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Ron Daley: Helping Kentuckians get their REAL ID for air travel should not have taken so long

Don’t you just hate it when our great Commonwealth is at the bottom of rankings compared to other states? It is especially frustrating when there are easy fixes to address the concerns.

This is the case when Kentucky has rushed to get to near bottom for allowing Kentuckians to obtain REAL ID drivers licenses by the federal mandated Oct. 1, 2020, deadline. The REAL ID (Voluntary Travel ID) is necessary to board domestic flights in the nation unless you have a US passport or related acceptable document.

The 2005 federal REAL ID Act prohibits federal agencies, such as TSA, from accepting driver’s licenses that do not meet standards set by the U.S. Department of Homeland Security (DHS). The law is designed to prevent persons from fraudulently obtaining driver’s licenses under false identities.

This writer successfully went through the process to obtain the REAL ID Tuesday in Frankfort. The staff were very helpful as the new administration works to ramp up the program.

It is frustrating for me and other Kentuckians to have to travel longer distances than necessary to ensure they can get the licenses as we move closer to the deadline.

Gov. Matt Bevin caused the delays by his actions related to passage of Senate Bill 245 at the close of the Kentucky General Assembly in 2016. Bevin made a video in support of the REAL ID bill which was approved the last day of the session. However, Bevin surprised legislators vetoing the bill after getting criticism from Tea Party activists who had helped him win his election. They, as well as the American Civil Liberties Union (ACLU) and a few legislators on both sides of the isle expressed privacy concerns.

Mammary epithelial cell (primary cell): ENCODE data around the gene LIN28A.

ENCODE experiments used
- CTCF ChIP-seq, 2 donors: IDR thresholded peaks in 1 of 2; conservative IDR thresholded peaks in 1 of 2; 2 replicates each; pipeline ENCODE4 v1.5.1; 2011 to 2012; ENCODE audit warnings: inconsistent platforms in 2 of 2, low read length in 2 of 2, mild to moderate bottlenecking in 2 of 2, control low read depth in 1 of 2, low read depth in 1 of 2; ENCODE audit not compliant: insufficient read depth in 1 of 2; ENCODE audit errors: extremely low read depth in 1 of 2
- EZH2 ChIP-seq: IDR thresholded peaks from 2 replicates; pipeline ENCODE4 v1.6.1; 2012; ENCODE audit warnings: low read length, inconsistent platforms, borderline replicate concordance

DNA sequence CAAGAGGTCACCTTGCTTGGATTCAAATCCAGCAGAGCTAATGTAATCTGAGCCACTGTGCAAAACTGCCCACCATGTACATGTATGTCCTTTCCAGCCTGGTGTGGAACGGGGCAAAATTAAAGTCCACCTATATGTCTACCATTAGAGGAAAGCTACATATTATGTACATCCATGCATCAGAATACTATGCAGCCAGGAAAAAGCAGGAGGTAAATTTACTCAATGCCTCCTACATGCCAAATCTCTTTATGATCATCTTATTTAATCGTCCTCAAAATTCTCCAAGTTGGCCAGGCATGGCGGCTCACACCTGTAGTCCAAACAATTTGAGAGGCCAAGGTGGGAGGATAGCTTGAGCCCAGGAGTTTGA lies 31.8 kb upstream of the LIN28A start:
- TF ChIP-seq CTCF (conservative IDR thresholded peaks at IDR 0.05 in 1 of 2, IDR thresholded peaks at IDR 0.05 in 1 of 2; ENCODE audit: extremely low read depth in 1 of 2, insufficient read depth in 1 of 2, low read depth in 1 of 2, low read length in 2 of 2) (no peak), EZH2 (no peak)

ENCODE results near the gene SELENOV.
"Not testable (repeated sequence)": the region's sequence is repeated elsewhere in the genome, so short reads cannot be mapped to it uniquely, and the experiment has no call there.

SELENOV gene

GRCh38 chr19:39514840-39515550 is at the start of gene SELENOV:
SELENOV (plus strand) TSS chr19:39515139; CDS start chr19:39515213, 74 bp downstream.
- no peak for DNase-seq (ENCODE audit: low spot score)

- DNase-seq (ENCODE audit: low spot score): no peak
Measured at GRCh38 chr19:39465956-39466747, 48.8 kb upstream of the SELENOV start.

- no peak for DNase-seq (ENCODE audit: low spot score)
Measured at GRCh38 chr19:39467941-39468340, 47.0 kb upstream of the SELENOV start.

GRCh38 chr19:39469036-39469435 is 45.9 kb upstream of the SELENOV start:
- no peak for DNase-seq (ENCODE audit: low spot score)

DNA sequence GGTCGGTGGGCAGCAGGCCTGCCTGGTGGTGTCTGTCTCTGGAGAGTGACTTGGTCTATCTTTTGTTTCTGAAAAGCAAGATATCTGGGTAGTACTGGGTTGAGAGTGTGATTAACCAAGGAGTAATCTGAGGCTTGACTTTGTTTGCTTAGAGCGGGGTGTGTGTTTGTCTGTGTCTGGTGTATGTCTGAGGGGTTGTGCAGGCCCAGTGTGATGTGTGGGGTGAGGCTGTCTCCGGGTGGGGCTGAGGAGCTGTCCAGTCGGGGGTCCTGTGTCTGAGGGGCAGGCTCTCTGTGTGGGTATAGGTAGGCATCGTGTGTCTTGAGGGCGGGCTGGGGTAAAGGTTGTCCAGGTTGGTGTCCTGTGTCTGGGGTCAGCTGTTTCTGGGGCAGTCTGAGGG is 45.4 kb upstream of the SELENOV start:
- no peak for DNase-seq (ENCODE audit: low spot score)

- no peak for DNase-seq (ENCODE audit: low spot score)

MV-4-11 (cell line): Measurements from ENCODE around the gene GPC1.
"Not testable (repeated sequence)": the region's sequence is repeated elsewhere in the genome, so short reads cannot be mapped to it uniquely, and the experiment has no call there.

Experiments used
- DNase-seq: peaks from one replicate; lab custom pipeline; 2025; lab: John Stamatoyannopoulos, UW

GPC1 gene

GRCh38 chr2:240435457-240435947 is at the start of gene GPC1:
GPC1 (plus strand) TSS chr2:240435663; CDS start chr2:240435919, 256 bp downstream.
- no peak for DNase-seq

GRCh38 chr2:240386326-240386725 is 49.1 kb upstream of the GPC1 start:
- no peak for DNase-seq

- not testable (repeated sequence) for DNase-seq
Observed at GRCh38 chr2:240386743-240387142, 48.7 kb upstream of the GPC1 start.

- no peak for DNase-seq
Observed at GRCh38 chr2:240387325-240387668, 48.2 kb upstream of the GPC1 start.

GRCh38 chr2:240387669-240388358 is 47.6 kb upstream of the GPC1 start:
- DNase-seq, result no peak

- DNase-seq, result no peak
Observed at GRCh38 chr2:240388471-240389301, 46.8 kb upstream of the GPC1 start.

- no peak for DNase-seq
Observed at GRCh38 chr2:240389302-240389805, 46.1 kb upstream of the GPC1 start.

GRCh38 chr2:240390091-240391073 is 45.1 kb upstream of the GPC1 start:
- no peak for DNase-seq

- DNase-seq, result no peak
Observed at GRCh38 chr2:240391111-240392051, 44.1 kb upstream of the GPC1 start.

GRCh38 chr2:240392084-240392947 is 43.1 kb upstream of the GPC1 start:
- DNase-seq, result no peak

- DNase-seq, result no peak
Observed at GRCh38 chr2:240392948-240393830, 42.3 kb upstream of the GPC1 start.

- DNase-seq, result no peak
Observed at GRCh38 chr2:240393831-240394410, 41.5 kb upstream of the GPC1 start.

The General Assembly passed House Bill 410 approving the REAL ID regulations in 2017 and was signed by Gov. Bevin. The House vote was 77-19 and the Senate vote 26-11. The main change from the REAL ID legislation in 2016 was dropping the requirement to have a birth certificate. Some legislators had concerns that the scanning of the birth certificates in a national archive would put citizens’ information at risk.

Gov. Andy Beshear

The federal government granted the extension to Oct. 1, 2020, while the state has had delays in rolling out the plans and offices to serve Kentuckians. Gov. Andy Beshear and Kentucky Transportation Secretary Jim Gray announced plans last week to expand REAL ID offices to meet the deadline approaching in just eight months. The four offices serve more 800,000 persons with the state population of 4.5 million. Frankfort was the first office followed by Bowling Green. The new offices are Somerset and Paducah.

The Frankfort driver’s license office is located on 200 Mero St., in Frankfort, Ky. In the KY Transportation office and is open from 8 a.m. to 4:30 p.m. Monday through Friday. The Kentucky Transportation Cabinet Department of Vehicle Regulation office in Bowling Green is located at 360 E. Eighth Ave. in Stadium Park Plaza. The Paducah office is located at 2855 Jackson St., Hipp Building, Suite C and is open Monday-Friday from 8 a.m.-4 p.m. The Somerset office is located at 650 North Main St., Suite 240 and is open Monday-Friday from 8 a.m.-4 p.m.

Gov. Beshear acknowledged during the joint press conference with Gray the state is playing catch up last week. “For years, there have been a lot of changes and uncertainty surrounding REAL ID – the federal ID requirements to board flights, enter a military base or visit some federal buildings, but that uncertainty has to end on Oct. 1,” Beshear said. “My administration is working tirelessly to catch our state up and bring us into compliance with the federal requirements. We must continue to act swiftly so all our families are served.”